KENYA – Five State-owned sugar millers are up for sale again after the  High Court dismissed a petition filed by western Kenya political leaders to block the transaction.

Kisumu governor Anyang’ Nyong’o, former Gem MP Jakoyo Midiwo, the Council of Governors, Migori and Bungoma counties had in the petition claimed the national government has no authority to wade into privatisation of sugar firms because animal and crop husbandry are devolved functions.

Yesterday, Justice Edward Muriithi ruled the court intervene in the standoff between the Privatisation Commission and the county leaders before alternative dispute resolution mechanisms are exhausted.

That implies that the sale process initiated earlier is on.

The Privatisation Commission had in 2015 kicked off the process of selling majority stakes in Nzoia, South Nyanza, Chemelil, Muhoroni and Miwani sugar companies. Two of the businesses, Muhoroni and Miwani, are in receivership.

The move sparked a war with leaders from the sugar belt, who insisted that only county governments have the authority to deliberate on the privatisation of public firms in the agriculture industry.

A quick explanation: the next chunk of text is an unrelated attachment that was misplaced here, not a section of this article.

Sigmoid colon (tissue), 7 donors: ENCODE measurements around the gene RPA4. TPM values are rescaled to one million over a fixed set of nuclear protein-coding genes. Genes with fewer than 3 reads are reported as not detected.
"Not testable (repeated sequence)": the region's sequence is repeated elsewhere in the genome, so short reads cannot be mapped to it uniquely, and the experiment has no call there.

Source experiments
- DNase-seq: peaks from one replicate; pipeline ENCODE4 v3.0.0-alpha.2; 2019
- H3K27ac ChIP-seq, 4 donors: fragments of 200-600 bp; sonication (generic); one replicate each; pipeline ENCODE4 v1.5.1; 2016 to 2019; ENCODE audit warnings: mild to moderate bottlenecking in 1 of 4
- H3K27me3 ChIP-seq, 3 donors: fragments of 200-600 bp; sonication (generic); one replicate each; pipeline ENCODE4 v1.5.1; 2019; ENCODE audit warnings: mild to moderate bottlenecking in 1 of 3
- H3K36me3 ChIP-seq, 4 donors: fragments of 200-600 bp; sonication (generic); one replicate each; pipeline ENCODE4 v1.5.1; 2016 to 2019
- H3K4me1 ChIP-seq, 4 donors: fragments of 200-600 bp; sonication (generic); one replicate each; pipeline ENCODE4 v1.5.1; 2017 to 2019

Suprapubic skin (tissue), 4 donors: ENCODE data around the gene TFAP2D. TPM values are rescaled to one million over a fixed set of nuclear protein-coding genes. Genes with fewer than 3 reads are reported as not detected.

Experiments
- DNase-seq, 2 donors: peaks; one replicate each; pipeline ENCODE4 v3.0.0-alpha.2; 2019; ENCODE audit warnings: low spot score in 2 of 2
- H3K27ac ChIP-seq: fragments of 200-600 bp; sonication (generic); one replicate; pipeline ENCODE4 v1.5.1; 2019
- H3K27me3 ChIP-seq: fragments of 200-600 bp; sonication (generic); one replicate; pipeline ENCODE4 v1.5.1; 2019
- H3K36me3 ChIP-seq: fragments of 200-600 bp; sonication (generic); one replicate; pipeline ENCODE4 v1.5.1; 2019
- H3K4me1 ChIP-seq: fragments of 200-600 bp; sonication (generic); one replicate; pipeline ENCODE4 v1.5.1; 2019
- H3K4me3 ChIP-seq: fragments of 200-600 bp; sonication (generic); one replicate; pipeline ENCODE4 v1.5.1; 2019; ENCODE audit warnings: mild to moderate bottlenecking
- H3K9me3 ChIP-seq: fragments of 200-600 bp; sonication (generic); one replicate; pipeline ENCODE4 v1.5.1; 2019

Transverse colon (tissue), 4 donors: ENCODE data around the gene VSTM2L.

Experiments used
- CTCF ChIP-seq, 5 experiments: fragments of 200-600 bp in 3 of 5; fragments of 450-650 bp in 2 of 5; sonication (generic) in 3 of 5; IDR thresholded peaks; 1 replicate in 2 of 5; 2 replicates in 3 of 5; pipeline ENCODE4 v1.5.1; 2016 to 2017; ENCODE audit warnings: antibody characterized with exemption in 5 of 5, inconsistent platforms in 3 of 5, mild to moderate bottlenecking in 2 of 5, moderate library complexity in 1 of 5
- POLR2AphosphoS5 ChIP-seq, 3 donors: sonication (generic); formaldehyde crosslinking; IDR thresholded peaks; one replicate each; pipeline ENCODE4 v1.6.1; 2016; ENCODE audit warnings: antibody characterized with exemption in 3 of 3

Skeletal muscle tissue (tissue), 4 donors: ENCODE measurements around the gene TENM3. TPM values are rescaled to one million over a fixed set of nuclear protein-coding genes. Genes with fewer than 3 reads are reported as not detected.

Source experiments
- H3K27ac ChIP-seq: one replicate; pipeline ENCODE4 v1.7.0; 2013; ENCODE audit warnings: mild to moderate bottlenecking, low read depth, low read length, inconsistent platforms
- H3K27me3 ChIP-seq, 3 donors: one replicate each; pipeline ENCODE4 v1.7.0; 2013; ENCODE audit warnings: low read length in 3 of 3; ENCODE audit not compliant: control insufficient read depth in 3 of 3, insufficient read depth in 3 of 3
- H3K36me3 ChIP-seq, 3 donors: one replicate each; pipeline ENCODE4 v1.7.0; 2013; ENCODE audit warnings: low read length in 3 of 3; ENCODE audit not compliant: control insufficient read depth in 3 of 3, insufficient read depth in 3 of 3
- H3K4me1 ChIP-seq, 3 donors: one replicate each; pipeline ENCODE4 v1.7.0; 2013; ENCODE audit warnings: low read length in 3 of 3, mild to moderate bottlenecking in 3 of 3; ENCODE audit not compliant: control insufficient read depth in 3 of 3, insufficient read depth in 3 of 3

Alternative routes

Justice Muriithi has suggested that the dispute be resolved through alternative dispute resolution vehicles such as mediation, negotiations and arbitration as prescribed by the Intergovernmental Act, 2012.

“There is no suggestion that the structures of alternative dispute resolution under the Intergovernmental Act, 2012 cannot remedy the situation manifested in the dispute about whose function between the national and county governments is the business of milling of sugar,” Justice Muriithi ruled.

“Such reasonable efforts towards resolution of the dispute have not been exhausted or failed. The court cannot, therefore, be asked to resolve the dispute anyhow now that the matter is before court. That would be usurping the prior jurisdiction of the organs of Intergovernmental Relations Act,” he added.

Justice Muriithi’s decision has lifted a court order earlier issued in 2015 that barred the Privatisation Commission from completing the disputed process.

The commission had announced plans to sell a 51 per cent stake in each of the five sugar companies to reputable strategic partners through a bidding process.

It added that another 24 per cent stake in each of the firms would be sold to out-growers and employees.

Under the plan, the government will retain a 25 per cent stake in each of the millers but with an option of selling its share in future.

Parliament approved the privatisation plan in April 2015.

Business Daily